The best project managers know the devil is in the details and communication between team members is the oil in the engine that makes project delivery both fun and efficient.
Defining when a task or a work effort is complete may seem like too much communication (or detail, or effort) to some, but it can have a huge impact on timely project delivery. So what is the definition of done and why is it so important...?
Definition of done
So first what is the definition of done? Definition of done is quite literally—defining when a task or work effort is complete. Its usefulness is best demonstrated by using an example.
Definition of done example
For example, let’s look at the task we will call “Test Tensile Strength Coupons.” At face value, the tensile strength testing task seems pretty straight forward. The job is assigned to Jane and she proceeds to tensile test ten coupons -- pulling them until they break.
Jane completes the testing and in the following day’s daily standup meeting Jane declares the task is complete and is ready for handoff to Jack. It’s now Jack’s turn to review the tensile testing. Jack, assuming Jane completed it, asks for the report.
Jane however didn’t realize she needed to complete a report. As a result another day passes until the task is complete.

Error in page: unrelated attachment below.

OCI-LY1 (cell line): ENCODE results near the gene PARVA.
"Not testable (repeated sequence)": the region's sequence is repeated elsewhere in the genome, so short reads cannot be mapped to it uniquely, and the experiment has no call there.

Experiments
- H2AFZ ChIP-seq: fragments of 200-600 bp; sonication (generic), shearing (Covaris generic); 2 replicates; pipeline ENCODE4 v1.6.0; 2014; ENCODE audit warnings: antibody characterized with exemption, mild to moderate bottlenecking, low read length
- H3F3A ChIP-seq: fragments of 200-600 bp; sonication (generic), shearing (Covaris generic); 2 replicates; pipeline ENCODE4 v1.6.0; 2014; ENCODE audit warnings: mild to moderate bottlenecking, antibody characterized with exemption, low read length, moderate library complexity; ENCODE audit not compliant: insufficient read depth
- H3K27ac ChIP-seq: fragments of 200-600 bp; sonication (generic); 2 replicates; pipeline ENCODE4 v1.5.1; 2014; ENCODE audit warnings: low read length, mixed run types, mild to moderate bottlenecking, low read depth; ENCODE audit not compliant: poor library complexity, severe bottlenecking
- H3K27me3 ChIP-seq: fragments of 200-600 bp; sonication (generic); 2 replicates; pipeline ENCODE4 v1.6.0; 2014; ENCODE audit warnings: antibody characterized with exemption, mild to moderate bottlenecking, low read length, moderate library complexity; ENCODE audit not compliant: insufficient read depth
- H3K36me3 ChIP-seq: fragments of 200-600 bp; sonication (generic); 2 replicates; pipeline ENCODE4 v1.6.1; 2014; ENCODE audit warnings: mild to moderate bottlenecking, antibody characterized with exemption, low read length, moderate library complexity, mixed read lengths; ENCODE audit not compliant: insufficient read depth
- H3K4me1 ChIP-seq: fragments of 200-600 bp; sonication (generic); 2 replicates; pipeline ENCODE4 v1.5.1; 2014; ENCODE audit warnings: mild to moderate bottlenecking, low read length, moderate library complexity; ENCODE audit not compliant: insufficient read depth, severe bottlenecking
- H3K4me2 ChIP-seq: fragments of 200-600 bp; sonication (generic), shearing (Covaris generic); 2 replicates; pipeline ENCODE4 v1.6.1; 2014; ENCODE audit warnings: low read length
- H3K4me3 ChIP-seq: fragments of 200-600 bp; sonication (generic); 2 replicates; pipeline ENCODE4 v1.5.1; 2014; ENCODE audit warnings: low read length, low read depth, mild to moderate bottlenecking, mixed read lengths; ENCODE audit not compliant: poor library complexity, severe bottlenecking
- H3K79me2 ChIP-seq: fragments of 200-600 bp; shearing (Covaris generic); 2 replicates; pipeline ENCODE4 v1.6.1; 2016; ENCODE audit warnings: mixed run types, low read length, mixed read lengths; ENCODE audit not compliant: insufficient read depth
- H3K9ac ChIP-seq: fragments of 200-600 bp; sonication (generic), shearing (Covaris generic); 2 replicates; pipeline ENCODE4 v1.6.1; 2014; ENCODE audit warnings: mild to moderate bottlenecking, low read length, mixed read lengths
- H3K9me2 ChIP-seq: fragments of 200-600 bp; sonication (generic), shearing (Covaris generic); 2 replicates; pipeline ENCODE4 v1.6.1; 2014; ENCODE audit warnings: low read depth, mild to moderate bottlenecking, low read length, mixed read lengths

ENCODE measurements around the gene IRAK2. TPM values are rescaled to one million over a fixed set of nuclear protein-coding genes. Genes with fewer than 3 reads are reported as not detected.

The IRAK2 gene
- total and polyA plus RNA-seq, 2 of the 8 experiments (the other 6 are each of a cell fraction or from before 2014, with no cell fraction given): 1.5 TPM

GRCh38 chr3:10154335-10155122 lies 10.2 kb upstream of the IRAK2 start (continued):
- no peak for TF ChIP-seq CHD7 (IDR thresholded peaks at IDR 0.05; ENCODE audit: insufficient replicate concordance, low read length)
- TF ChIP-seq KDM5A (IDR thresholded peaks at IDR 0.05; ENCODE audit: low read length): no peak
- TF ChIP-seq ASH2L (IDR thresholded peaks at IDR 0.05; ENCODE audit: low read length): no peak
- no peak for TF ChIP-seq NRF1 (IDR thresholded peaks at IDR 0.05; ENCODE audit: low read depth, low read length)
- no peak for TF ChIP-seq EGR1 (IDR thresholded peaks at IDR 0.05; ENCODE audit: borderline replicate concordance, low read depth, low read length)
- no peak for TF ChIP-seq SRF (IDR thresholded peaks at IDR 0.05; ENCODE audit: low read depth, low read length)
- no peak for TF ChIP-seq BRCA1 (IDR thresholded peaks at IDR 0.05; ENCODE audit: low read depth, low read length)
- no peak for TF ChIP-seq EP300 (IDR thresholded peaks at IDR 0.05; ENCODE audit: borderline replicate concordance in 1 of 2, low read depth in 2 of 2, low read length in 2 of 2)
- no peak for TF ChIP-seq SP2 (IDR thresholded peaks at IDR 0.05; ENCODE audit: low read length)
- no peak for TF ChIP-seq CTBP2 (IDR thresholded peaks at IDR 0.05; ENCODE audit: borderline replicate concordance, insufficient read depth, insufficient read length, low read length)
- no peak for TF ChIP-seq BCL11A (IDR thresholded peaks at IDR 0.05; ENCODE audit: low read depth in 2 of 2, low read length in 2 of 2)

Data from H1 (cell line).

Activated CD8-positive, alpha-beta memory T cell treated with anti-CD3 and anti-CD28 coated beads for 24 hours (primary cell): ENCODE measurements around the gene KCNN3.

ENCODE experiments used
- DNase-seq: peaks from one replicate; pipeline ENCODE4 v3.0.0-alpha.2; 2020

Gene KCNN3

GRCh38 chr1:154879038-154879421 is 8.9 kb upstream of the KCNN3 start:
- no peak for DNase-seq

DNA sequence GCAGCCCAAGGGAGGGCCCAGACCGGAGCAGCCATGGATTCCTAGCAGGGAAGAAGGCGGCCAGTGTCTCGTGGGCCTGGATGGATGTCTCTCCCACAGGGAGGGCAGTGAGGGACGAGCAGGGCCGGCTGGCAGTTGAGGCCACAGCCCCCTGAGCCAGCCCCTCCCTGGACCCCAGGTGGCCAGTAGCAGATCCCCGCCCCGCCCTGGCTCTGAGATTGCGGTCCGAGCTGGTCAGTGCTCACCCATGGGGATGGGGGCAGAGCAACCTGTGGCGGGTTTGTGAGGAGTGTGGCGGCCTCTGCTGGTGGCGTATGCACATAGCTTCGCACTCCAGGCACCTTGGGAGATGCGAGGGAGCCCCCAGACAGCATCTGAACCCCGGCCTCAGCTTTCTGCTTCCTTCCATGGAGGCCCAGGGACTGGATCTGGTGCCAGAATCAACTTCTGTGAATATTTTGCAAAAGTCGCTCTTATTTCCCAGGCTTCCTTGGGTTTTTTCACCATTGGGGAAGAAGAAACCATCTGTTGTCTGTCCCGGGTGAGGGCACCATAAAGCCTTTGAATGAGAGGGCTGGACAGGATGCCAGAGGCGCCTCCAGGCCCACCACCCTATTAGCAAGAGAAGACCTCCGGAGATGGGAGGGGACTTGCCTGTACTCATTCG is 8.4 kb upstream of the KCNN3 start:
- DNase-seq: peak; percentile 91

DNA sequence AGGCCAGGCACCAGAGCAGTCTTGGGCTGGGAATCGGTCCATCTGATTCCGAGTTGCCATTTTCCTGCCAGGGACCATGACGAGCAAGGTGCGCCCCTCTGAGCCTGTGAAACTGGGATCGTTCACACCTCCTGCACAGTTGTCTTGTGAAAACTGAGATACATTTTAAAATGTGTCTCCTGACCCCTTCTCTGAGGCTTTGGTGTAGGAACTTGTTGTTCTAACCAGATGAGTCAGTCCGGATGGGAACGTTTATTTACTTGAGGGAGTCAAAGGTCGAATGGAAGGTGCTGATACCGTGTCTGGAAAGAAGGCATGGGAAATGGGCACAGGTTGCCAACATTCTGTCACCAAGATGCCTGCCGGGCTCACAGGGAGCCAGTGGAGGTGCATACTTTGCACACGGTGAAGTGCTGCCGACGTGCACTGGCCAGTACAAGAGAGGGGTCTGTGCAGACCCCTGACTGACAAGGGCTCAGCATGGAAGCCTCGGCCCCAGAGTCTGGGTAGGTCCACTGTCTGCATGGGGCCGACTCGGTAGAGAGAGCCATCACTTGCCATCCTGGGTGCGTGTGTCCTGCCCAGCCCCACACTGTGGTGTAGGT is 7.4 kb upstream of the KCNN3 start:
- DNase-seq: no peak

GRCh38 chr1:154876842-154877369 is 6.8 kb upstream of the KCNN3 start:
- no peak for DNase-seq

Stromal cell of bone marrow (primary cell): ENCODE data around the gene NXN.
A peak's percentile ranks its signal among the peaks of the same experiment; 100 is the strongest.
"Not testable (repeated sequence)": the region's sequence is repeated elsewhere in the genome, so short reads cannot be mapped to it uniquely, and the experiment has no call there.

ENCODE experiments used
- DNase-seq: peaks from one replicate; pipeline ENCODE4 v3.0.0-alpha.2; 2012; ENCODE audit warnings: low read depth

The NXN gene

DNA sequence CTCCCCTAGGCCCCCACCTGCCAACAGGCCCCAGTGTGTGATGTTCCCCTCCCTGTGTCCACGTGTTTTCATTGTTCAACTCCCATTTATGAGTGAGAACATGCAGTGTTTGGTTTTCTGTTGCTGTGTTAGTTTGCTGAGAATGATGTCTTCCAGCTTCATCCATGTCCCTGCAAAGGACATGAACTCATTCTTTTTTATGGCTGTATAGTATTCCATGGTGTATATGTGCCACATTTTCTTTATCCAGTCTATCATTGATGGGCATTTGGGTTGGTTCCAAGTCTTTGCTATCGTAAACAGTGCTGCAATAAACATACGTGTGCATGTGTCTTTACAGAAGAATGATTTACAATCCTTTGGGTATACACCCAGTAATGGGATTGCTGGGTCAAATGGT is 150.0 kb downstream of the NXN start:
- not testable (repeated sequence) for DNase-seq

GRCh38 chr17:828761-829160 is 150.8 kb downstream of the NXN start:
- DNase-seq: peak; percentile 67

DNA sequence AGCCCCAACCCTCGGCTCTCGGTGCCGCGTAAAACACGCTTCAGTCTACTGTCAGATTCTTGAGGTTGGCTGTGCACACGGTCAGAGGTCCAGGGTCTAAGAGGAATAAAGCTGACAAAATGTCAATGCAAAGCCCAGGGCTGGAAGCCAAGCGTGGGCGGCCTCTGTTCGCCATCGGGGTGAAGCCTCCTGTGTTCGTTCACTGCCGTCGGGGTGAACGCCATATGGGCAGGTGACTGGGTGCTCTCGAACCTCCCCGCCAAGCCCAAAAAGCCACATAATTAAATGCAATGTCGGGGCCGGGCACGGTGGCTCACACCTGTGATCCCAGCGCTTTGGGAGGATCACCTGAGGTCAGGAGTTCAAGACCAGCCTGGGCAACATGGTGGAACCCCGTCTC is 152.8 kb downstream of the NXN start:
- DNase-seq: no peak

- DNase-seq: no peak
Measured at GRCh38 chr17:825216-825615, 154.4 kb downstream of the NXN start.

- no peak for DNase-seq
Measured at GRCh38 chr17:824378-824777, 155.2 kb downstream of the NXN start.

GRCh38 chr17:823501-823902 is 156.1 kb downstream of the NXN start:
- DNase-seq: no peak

The result - one day lost.
It’s obvious from this very brief example that if the team had taken one minute to define what it meant for the task to be done up front, they would have avoided an unnecessary one day delay in the project timeline.
Definition of Done Exercise
When is the definition of done important? In order to ensure your projects are moving forward as efficiently as possible, we think it’s always important to define done—it simply gets everyone on the same page. However defining when a task is done becomes most important in these four cases:
- Work is being handed off between two team members (to make sure deliverables are clear)
- Work and duration estimates would grow significantly by being clear about the scope of the task
- Extra unnecessary work might be avoided by being clear about the needs
- Tasks are (or may be) on the critical chain where every minute of delay on a task becomes a minute delay to the end date of the project.
What it comes down to is that taking an extra few seconds to define done can easily save you hours or days on your projects.
Check out this 9-minute video to see the massive impact one day delays can have on your project timeline. See how Playbook resolves for these issues in Part 2.